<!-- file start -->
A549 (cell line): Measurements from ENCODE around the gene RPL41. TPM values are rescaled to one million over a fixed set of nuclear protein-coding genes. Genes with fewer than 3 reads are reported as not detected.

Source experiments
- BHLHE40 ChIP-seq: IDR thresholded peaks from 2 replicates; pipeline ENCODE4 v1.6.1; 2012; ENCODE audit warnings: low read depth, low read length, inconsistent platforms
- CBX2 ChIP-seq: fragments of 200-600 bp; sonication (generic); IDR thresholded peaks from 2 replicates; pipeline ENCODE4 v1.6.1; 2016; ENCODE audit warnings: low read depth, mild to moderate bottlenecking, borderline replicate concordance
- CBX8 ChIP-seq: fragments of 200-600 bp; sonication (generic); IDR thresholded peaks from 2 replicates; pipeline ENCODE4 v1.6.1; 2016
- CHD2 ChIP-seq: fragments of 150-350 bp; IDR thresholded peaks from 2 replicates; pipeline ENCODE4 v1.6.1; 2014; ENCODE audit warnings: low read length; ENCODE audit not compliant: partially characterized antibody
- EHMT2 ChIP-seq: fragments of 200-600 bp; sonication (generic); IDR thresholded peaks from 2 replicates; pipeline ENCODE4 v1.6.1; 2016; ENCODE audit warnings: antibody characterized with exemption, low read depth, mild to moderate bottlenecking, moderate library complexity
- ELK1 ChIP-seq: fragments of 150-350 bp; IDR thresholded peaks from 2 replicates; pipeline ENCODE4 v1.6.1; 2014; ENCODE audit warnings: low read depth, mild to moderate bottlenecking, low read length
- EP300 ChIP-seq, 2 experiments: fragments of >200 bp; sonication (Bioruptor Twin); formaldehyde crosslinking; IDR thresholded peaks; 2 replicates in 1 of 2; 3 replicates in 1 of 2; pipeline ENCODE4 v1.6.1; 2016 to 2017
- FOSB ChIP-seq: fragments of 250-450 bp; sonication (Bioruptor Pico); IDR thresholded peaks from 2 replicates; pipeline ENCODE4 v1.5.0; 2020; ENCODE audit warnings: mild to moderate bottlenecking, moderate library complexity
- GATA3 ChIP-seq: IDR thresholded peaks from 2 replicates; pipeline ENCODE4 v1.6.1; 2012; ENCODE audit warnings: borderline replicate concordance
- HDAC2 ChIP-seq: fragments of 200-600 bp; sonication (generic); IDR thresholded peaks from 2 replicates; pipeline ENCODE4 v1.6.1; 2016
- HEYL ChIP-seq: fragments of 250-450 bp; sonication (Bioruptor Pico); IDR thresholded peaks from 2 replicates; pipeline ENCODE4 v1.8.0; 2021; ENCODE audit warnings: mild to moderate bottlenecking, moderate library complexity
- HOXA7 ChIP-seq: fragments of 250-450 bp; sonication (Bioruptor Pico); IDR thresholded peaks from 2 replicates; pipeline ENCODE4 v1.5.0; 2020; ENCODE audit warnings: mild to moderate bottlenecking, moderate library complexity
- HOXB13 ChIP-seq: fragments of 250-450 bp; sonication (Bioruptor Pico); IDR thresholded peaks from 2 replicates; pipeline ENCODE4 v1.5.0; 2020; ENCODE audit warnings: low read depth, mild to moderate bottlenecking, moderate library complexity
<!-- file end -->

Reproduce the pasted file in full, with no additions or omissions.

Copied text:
A549 (cell line): Measurements from ENCODE around the gene RPL41. TPM values are rescaled to one million over a fixed set of nuclear protein-coding genes. Genes with fewer than 3 reads are reported as not detected.

Source experiments
- BHLHE40 ChIP-seq: IDR thresholded peaks from 2 replicates; pipeline ENCODE4 v1.6.1; 2012; ENCODE audit warnings: low read depth, low read length, inconsistent platforms
- CBX2 ChIP-seq: fragments of 200-600 bp; sonication (generic); IDR thresholded peaks from 2 replicates; pipeline ENCODE4 v1.6.1; 2016; ENCODE audit warnings: low read depth, mild to moderate bottlenecking, borderline replicate concordance
- CBX8 ChIP-seq: fragments of 200-600 bp; sonication (generic); IDR thresholded peaks from 2 replicates; pipeline ENCODE4 v1.6.1; 2016
- CHD2 ChIP-seq: fragments of 150-350 bp; IDR thresholded peaks from 2 replicates; pipeline ENCODE4 v1.6.1; 2014; ENCODE audit warnings: low read length; ENCODE audit not compliant: partially characterized antibody
- EHMT2 ChIP-seq: fragments of 200-600 bp; sonication (generic); IDR thresholded peaks from 2 replicates; pipeline ENCODE4 v1.6.1; 2016; ENCODE audit warnings: antibody characterized with exemption, low read depth, mild to moderate bottlenecking, moderate library complexity
- ELK1 ChIP-seq: fragments of 150-350 bp; IDR thresholded peaks from 2 replicates; pipeline ENCODE4 v1.6.1; 2014; ENCODE audit warnings: low read depth, mild to moderate bottlenecking, low read length
- EP300 ChIP-seq, 2 experiments: fragments of >200 bp; sonication (Bioruptor Twin); formaldehyde crosslinking; IDR thresholded peaks; 2 replicates in 1 of 2; 3 replicates in 1 of 2; pipeline ENCODE4 v1.6.1; 2016 to 2017
- FOSB ChIP-seq: fragments of 250-450 bp; sonication (Bioruptor Pico); IDR thresholded peaks from 2 replicates; pipeline ENCODE4 v1.5.0; 2020; ENCODE audit warnings: mild to moderate bottlenecking, moderate library complexity
- GATA3 ChIP-seq: IDR thresholded peaks from 2 replicates; pipeline ENCODE4 v1.6.1; 2012; ENCODE audit warnings: borderline replicate concordance
- HDAC2 ChIP-seq: fragments of 200-600 bp; sonication (generic); IDR thresholded peaks from 2 replicates; pipeline ENCODE4 v1.6.1; 2016
- HEYL ChIP-seq: fragments of 250-450 bp; sonication (Bioruptor Pico); IDR thresholded peaks from 2 replicates; pipeline ENCODE4 v1.8.0; 2021; ENCODE audit warnings: mild to moderate bottlenecking, moderate library complexity
- HOXA7 ChIP-seq: fragments of 250-450 bp; sonication (Bioruptor Pico); IDR thresholded peaks from 2 replicates; pipeline ENCODE4 v1.5.0; 2020; ENCODE audit warnings: mild to moderate bottlenecking, moderate library complexity
- HOXB13 ChIP-seq: fragments of 250-450 bp; sonication (Bioruptor Pico); IDR thresholded peaks from 2 replicates; pipeline ENCODE4 v1.5.0; 2020; ENCODE audit warnings: low read depth, mild to moderate bottlenecking, moderate library complexity